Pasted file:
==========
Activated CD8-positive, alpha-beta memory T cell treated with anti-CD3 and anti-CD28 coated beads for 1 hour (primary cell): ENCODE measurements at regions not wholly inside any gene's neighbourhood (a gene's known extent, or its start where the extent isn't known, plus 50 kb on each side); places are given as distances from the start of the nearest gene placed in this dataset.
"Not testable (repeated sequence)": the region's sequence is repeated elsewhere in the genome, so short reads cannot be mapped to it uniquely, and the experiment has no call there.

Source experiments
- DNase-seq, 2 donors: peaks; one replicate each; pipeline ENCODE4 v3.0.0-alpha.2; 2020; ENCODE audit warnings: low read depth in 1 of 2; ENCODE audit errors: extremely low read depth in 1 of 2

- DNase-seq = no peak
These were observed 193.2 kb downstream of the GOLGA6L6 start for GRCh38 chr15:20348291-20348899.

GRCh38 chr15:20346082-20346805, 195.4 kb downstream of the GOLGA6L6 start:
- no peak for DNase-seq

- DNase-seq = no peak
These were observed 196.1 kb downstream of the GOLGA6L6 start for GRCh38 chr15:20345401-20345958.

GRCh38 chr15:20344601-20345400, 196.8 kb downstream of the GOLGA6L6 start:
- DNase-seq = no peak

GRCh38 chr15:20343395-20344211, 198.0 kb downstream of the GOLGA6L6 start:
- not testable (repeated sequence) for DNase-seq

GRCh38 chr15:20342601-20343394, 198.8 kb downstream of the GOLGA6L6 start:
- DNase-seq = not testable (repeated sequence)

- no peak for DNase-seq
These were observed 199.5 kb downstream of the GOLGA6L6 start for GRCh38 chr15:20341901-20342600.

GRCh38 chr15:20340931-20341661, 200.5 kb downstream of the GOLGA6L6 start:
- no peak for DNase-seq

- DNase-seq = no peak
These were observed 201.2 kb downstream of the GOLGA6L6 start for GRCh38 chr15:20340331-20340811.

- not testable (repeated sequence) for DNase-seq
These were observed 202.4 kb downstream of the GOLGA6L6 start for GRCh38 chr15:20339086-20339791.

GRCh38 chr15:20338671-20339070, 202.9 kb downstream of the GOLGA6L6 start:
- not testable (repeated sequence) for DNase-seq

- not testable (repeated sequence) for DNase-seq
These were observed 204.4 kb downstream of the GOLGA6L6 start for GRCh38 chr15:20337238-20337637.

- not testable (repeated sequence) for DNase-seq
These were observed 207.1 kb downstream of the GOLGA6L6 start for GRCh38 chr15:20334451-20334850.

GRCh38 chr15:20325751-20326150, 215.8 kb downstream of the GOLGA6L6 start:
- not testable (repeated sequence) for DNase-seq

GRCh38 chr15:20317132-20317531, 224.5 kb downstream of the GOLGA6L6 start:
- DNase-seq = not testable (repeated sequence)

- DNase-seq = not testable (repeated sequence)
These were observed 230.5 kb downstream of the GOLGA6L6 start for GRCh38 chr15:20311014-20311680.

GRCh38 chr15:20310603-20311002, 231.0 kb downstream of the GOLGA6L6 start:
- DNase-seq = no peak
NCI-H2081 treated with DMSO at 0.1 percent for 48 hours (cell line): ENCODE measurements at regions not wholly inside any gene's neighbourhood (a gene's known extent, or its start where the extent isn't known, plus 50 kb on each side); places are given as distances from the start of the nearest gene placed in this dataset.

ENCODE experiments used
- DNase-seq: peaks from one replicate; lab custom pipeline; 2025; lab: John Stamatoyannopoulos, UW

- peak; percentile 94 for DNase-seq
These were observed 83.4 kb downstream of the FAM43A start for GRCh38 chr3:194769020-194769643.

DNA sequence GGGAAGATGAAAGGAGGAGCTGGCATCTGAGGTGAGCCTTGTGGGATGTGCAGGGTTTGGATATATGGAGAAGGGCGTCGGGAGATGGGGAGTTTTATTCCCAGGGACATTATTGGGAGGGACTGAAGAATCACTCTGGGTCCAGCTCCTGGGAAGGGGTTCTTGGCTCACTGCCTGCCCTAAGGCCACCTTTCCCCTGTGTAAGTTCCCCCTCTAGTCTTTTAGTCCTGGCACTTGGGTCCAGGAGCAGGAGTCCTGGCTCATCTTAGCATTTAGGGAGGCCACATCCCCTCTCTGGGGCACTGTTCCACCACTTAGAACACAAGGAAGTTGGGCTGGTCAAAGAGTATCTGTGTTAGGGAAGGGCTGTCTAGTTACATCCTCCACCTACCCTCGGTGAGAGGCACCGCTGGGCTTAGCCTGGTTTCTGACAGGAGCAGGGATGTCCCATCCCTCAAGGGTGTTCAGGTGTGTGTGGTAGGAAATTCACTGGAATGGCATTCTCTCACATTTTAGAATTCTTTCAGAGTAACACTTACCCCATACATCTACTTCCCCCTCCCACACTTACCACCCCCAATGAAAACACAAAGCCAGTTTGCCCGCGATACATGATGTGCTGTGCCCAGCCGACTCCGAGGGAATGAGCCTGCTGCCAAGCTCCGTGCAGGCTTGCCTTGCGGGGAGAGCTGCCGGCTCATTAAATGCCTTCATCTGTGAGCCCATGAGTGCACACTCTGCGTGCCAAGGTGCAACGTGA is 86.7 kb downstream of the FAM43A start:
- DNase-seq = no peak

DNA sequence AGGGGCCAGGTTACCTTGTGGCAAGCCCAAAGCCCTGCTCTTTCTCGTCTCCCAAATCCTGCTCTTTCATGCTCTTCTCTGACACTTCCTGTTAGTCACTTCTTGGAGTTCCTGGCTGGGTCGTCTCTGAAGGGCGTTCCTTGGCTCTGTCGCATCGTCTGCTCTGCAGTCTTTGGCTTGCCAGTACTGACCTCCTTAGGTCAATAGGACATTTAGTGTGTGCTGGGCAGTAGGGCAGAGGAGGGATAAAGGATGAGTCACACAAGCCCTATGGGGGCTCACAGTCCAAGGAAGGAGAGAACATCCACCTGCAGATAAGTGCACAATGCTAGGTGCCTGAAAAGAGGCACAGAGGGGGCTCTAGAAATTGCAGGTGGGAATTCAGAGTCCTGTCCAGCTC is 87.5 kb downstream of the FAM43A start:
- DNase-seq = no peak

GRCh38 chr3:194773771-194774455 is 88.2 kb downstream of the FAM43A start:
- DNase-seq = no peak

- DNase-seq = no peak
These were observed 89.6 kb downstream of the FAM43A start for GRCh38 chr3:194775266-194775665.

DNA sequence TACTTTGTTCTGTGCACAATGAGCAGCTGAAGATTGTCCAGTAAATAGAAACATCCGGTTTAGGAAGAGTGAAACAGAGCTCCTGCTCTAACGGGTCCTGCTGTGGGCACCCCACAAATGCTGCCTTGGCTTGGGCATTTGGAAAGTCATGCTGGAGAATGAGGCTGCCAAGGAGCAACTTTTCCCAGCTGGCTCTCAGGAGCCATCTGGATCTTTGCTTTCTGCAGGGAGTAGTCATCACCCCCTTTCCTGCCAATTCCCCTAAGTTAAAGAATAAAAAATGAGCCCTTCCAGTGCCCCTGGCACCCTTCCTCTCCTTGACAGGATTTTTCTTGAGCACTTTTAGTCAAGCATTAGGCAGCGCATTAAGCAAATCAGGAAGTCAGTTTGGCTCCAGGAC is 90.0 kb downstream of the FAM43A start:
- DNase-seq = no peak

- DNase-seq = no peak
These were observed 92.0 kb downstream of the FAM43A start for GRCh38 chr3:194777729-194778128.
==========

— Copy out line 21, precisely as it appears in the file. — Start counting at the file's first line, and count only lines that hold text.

- DNase-seq = no peak